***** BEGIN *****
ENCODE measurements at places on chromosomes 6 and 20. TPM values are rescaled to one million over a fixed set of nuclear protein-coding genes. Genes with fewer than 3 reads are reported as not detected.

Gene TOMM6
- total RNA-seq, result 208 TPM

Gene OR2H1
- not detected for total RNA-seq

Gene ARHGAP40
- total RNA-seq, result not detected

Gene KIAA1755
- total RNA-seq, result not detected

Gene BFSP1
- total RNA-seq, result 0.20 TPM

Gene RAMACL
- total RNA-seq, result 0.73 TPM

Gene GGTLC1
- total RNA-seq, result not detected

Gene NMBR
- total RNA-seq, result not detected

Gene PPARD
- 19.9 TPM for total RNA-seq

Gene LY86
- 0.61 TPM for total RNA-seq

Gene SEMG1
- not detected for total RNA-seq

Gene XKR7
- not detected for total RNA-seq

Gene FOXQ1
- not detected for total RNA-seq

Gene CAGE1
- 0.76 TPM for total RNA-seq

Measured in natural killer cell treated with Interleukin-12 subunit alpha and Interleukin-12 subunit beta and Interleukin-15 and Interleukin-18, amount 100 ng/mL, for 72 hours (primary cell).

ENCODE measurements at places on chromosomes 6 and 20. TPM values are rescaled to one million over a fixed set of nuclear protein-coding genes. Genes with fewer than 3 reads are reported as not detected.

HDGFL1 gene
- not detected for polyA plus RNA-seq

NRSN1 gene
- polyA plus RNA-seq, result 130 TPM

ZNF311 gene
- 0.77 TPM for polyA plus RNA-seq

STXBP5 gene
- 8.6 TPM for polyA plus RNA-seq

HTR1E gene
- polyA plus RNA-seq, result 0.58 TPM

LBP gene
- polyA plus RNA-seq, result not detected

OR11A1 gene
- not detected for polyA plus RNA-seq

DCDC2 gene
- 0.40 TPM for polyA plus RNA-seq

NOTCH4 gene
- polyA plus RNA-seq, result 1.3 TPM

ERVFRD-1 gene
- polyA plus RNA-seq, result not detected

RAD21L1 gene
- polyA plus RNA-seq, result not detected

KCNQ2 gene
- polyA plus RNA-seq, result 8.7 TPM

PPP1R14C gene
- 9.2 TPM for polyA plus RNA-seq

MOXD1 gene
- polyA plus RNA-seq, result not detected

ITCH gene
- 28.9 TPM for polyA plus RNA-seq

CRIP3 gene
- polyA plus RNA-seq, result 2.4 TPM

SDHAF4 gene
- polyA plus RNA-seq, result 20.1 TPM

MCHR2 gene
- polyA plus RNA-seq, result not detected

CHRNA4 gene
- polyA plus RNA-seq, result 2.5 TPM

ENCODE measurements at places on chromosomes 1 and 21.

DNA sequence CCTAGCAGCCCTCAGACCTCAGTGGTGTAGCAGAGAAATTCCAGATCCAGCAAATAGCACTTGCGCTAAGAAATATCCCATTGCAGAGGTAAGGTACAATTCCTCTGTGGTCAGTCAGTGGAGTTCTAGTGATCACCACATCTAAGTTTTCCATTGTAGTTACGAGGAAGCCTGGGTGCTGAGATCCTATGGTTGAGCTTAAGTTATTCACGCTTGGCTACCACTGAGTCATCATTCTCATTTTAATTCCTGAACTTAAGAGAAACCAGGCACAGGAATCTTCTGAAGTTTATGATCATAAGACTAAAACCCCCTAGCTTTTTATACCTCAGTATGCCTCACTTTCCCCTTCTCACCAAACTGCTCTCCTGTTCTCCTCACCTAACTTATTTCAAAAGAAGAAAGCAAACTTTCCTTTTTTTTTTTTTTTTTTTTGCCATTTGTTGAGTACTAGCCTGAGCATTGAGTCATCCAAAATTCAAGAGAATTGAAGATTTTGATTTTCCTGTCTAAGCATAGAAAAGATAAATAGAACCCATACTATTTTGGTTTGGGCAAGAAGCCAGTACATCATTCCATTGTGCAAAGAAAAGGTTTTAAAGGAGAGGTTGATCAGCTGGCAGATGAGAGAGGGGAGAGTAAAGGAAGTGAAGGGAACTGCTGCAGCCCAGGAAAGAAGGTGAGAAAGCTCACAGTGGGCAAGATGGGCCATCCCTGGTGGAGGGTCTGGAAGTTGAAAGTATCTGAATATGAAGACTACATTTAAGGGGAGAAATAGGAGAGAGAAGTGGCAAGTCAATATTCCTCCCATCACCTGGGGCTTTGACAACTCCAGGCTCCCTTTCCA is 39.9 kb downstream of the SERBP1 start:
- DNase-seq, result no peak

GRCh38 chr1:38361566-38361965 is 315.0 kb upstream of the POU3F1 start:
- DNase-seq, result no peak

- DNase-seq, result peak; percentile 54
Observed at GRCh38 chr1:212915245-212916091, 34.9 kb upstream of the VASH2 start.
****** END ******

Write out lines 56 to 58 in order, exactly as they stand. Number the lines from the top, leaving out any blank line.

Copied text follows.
PPP1R14C gene
- 9.2 TPM for polyA plus RNA-seq

MOXD1 gene